High Court Of Kerala
DCIT vs. Vasco Sales & Marketing Corpn
Assessment Years : 1996-97 And 1997-98
Section : 119
Antony Dominic And Shaji P. Chaly, JJ.
W.A.No. 1152 Of 2013 And Wp(C) No. 24109 Of 2005
July 3, 2015
Antony Dominic, J. -This writ appeal is filed by the respondents in W. P. (C.) No. 24109 of 2005 (Vasco Sales & Marketing Corpn. v. Dy. CIT Error! Hyperlink reference not valid.). The writ petition was filed by the respondents herein challenging exhibit P13 order by which their claim for refund was rejected on the ground that the returns for the assessment years 1996-97 and 1997-98 were filed belatedly and exhibit P16 order, declining to condone delay in filing the returns. By the judgment under appeal, relying on the judgment of this court in Pala Marketing Co-operative Society Ltd. v. Union of India  311 ITR 177/ 167 Taxman 238 (Ker), the learned single judge condoned the delay in applying for refund and remitted the case to the third appellant to reconsider the application for refund afresh and pass orders thereon. It is this judgment which is impugned before us.
2. We heard the learned counsel for the appellants and the learned counsel, appearing for the respondent.
3. Admittedly, the returns for the assessment years 1996-97 and 1997-98 were filed belatedly on June 30, 1998, and February 29, 2000, respectively. In these returns, the assessee claimed refund of the advance tax paid. Exhibit P13 order was passed rejecting their claim for refund on the ground that returns were filed after the due dates for both the assessment years and the claim for refund cannot be entertained. It was thereupon that the assessee filed exhibits P14 and P15 applications before the second appellant to condone the delay in terms of section 119(2)(b) of the Income-tax Act. On that application, exhibit P16 order was passed. In that order, the third appellant held that the returns were filed in response to the notices issued under section 148 and that in such a case, the assessee will not be entitled to claim refund of advance tax paid and relied on the judgment of the Bombay High court in K. Sudhakar S. Shanbhag v. ITO  241 ITR 865/ 126 Taxman 476. The third appellant also held that the assessee has not properly explained the delay. It is these orders which are set aside by the learned single judge.
4. It is true that returns are to be filed before the due date under section 139(1) or (4) of the Income-tax Act and in cases where returns are belatedly filed or refund claims are made beyond the time provided in section 239 of the Act, refund cannot be claimed. However, section 119(2)(b) of the Act empowers the Central Board of Direct Taxes to authorise any income-tax authority, not being a Commissioner (Appeals), to admit an application or claim for any refund after the expiry of the period specified by or under this Act for making such application or claim and deal with the same on the merits in accordance with law. As is evident from this section, the purpose of conferring such authority is for “avoiding genuine hardship”.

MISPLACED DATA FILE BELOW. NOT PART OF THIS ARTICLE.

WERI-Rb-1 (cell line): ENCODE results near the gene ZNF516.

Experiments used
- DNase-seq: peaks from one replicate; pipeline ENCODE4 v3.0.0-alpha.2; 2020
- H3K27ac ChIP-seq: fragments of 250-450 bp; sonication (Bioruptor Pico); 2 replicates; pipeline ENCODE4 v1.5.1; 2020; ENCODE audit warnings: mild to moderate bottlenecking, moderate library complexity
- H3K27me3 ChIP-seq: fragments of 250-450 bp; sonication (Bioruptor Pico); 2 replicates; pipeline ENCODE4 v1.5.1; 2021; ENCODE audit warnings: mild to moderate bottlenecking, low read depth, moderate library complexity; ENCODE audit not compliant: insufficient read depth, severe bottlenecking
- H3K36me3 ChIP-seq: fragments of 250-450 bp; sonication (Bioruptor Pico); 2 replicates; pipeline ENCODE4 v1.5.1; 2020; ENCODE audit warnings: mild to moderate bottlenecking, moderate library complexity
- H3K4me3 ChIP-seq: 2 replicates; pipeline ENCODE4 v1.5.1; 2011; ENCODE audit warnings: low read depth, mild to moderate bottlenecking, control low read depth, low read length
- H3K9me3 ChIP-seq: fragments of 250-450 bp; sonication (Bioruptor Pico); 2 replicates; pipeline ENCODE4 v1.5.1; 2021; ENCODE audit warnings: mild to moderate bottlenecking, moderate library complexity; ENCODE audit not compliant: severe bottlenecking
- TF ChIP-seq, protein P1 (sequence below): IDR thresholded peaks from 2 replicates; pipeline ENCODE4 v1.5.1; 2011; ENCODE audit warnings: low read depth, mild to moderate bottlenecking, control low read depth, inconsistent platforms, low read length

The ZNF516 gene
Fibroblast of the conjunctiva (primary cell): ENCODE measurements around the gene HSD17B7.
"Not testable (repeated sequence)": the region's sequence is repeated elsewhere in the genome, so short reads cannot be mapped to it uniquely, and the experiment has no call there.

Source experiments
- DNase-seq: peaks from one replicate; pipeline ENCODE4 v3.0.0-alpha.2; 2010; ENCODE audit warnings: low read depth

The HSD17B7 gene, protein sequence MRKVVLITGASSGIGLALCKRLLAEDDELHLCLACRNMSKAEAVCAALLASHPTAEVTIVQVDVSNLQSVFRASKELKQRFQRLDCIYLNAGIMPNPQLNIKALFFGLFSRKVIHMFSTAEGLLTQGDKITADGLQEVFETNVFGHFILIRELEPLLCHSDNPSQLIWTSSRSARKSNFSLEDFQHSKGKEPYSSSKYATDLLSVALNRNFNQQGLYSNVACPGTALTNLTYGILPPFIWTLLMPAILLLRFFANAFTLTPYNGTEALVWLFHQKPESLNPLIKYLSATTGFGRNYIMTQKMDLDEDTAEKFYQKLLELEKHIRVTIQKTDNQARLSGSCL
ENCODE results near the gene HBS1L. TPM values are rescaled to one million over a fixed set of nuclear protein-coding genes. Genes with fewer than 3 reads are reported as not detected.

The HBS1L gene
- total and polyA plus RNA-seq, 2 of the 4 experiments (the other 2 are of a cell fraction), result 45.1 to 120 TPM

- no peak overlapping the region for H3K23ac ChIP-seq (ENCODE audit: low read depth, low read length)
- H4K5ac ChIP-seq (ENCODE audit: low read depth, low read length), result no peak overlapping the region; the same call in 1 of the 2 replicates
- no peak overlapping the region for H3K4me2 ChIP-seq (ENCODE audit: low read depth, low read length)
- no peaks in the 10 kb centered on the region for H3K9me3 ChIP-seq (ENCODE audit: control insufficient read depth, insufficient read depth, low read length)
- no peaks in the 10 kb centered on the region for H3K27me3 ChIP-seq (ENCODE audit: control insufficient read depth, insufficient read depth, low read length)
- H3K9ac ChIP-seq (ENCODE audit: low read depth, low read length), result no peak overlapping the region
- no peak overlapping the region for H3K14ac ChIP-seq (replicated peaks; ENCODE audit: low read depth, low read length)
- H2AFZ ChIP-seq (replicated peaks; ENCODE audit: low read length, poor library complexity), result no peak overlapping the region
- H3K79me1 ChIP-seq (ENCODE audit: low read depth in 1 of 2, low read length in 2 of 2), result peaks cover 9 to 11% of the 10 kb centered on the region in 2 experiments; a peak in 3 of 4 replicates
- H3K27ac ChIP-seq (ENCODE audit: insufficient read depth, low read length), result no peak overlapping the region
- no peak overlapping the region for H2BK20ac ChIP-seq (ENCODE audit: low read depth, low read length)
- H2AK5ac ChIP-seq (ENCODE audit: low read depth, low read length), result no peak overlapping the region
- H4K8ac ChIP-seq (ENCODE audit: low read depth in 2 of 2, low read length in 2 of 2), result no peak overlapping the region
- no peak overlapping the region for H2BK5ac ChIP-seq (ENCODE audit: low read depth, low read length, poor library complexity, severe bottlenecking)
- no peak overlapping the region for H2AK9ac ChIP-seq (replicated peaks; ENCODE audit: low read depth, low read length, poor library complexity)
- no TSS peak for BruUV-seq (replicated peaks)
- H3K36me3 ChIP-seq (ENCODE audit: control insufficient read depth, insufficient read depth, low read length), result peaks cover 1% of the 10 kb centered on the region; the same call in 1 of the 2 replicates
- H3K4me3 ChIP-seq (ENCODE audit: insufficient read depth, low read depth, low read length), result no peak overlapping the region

Section 119(2)(b) reads thus :
“119. (2)(b) the Board may, if it considers it desirable or expedient so to do for avoiding genuine hardship in any case or class of cases, by general or special order, authorise any income-tax authority, not being a Commissioner (Appeals) to admit an application or claim for any exemption, deduction, refund or any other relief under this Act after the expiry of the period specified by or under this Act for making such application or claim and deal with the same on merits in accordance with law.”
6. In the light of the above provision, when exhibits P14 and P15 applications were filed by the assessee, what was required to be examined was whether, to avoid genuine hardship to the assessee, it was necessary to condone the delay, in making the application for refund. Exhibit P16 order does not show that the Commissioner has examined exhibits P14 and P15 applications in the manner as required under section 119(2)(b). On the other hand, the Commissioner has discussed on the merits of the application and held that the delay has not been properly explained and that when the returns are filed in response to the notices issued under section 148, the assessee will not be entitled to claim refund of advance tax paid. In our view, such an order does not reflect a proper exercise of power under section 119(2)(b) and for that reason, exhibit P16 is unsustainable.
7. It is true that the Bombay High Court in the judgment in K. Sudhakar S. Shanbhag’s case (supra) has held that when the return is filed in response to a notice under section 148, the assessee is not entitled to claim refund. However, if the Commissioner condones the delay in exercise of his power under section 119(2)(b), the fact that the return was filed in response to a notice under section 148 would pale into insignificance.
8. In this case, according to us, when exhibit P16 order was passed in an improper manner, the learned single judge ought to have directed reconsideration of exhibits P14 and P15 instead of condoning the delay by himself. Therefore, while we are inclined to agree with the learned single judge on the unsustainability of exhibits P13 and P16 orders, according to us, the proper consequential order to be passed is to direct reconsideration of exhibits P14 and P15 with a direction to pass fresh orders in the matter.
9. Therefore, we set aside the judgment of the learned single judge to the extent the delay is condoned and dispose of the writ appeal quashing exhibits P13 and P16 orders and directing the competent authority among the appellants to reconsider exhibits P14 and P15 and pass orders thereon in the light of section 119(2)(b) of the Income-tax Act. This shall be done at any rate within two months from the date of receipt of a copy of this judgment.
10. Writ appeal is disposed of as above.
[Citation : 377 ITR 318]